The NYT had an interesting piece on the persistence of poverty in eastern Kentucky and rural areas more generally. However the piece is seriously misleading when it refers to "the trillions of dollars spent to improve the state of the poor in the United States and promote development." This comment would likely lead readers to believe that we are spending large amounts of money on anti-poverty programs. That is a very questionable claim.
Current spending on TANF, the main federal anti-poverty program is $17.4 billion, less than 0.5 percent of the federal budget. The budget for food stamps, which do not go exclusively to the poor, is around $75 billion or a bit less than 2.0 percent of federal spending. Other anti-poverty programs account for a considerably smaller share of federal spending.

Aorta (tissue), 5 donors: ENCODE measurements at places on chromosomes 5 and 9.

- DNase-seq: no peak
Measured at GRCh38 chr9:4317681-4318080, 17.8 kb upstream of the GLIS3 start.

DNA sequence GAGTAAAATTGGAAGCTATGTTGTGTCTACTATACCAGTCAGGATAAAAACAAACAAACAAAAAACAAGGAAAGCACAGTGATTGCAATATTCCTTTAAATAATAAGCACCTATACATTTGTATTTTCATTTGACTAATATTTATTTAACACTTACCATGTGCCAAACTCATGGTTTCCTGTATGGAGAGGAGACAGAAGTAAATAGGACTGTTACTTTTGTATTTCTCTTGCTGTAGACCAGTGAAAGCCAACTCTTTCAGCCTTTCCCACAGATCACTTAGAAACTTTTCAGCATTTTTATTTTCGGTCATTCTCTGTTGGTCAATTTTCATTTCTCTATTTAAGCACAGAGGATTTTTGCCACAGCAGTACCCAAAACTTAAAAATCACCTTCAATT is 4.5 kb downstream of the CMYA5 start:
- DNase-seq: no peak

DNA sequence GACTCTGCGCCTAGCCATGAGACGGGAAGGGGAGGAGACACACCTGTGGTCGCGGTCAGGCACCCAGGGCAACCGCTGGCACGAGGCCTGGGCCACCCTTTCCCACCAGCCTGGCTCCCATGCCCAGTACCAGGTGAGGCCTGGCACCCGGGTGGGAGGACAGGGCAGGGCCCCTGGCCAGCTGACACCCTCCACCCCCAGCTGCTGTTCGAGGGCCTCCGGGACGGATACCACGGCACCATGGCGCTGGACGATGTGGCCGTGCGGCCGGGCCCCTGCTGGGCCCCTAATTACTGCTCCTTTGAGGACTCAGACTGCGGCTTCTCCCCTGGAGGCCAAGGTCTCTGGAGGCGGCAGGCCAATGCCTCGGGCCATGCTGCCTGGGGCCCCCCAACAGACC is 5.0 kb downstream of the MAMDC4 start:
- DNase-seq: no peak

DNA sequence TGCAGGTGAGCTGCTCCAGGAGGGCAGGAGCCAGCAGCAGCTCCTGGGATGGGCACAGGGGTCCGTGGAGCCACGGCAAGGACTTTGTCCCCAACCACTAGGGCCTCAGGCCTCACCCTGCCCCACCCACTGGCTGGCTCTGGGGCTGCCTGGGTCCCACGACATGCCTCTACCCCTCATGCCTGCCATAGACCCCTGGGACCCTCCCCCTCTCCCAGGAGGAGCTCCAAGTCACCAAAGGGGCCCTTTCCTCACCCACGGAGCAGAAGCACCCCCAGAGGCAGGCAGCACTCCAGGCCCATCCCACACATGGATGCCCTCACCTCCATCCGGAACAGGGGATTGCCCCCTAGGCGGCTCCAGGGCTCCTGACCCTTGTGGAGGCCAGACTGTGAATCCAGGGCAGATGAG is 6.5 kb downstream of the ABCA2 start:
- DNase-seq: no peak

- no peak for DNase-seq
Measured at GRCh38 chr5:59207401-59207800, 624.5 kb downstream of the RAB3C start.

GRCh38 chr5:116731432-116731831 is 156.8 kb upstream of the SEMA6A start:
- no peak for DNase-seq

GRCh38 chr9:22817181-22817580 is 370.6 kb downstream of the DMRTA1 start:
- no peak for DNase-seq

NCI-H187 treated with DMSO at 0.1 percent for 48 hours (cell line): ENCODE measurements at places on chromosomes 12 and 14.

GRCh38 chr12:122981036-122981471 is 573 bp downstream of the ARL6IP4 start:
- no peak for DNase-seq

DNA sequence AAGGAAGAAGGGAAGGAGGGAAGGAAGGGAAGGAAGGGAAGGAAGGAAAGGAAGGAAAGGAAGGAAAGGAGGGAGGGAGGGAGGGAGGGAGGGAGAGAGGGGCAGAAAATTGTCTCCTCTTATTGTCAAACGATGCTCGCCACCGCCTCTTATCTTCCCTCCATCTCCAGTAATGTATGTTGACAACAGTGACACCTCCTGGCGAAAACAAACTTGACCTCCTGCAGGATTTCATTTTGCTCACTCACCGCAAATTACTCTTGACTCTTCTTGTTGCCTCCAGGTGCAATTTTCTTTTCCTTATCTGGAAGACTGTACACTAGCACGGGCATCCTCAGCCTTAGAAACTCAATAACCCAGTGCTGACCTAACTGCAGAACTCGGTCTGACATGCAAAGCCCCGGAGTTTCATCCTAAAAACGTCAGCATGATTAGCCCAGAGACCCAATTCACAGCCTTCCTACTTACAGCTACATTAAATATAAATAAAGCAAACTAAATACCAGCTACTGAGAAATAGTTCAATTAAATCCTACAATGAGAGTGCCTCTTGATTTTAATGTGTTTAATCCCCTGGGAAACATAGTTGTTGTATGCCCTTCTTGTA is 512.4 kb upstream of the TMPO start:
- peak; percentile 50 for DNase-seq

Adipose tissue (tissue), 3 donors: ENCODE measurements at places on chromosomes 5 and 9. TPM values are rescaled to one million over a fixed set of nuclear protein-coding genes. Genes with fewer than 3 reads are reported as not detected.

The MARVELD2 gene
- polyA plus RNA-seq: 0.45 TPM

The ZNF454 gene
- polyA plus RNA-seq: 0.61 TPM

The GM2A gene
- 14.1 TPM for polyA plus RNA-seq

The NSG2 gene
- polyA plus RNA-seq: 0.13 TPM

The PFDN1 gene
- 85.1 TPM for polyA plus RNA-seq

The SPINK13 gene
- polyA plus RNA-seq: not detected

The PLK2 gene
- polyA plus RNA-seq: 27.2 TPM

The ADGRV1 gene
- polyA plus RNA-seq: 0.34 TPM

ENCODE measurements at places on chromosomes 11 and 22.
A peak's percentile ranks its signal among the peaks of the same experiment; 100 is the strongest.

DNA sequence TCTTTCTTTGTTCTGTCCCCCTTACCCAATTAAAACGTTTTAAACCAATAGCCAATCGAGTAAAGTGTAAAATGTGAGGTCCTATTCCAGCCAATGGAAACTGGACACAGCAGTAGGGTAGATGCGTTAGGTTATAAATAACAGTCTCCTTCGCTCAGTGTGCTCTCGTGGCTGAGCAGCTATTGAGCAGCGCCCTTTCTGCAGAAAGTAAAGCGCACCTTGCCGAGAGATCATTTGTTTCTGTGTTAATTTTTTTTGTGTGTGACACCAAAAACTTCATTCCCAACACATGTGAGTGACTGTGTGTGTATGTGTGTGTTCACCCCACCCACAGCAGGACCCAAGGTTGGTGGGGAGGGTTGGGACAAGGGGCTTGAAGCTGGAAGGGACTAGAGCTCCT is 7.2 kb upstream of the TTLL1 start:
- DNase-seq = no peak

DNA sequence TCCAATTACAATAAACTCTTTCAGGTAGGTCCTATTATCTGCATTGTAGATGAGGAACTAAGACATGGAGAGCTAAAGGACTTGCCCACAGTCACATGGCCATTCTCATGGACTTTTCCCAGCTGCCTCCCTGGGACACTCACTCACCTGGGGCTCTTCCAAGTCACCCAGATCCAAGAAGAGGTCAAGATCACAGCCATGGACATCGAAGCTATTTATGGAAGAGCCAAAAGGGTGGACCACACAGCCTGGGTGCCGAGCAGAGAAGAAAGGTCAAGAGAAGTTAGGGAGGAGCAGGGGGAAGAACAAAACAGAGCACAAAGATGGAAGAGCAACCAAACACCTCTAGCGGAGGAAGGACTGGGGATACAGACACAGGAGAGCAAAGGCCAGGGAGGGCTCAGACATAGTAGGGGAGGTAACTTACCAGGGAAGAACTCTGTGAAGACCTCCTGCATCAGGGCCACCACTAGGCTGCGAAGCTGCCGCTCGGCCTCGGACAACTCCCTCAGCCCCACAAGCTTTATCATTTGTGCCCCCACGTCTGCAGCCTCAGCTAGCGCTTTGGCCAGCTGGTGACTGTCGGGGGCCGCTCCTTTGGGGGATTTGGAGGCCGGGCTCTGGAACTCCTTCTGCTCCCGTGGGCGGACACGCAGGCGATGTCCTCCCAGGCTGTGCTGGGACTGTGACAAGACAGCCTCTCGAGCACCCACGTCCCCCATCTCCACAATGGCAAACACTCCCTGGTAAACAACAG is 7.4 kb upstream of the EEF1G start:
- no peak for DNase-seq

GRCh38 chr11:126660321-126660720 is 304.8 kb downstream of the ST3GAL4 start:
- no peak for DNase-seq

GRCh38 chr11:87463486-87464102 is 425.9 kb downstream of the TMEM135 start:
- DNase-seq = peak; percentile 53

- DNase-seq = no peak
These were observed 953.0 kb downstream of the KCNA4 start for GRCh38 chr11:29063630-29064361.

In prior decades anti-poverty programs accounted for a larger share of the budget, but it is misleading to imply that they have ever been a major drain on the public's tax dollar. Anti-poverty programs have always been dwarfed by spending on the military and social insurance programs like Social Security (which does have an enormous impact on poverty).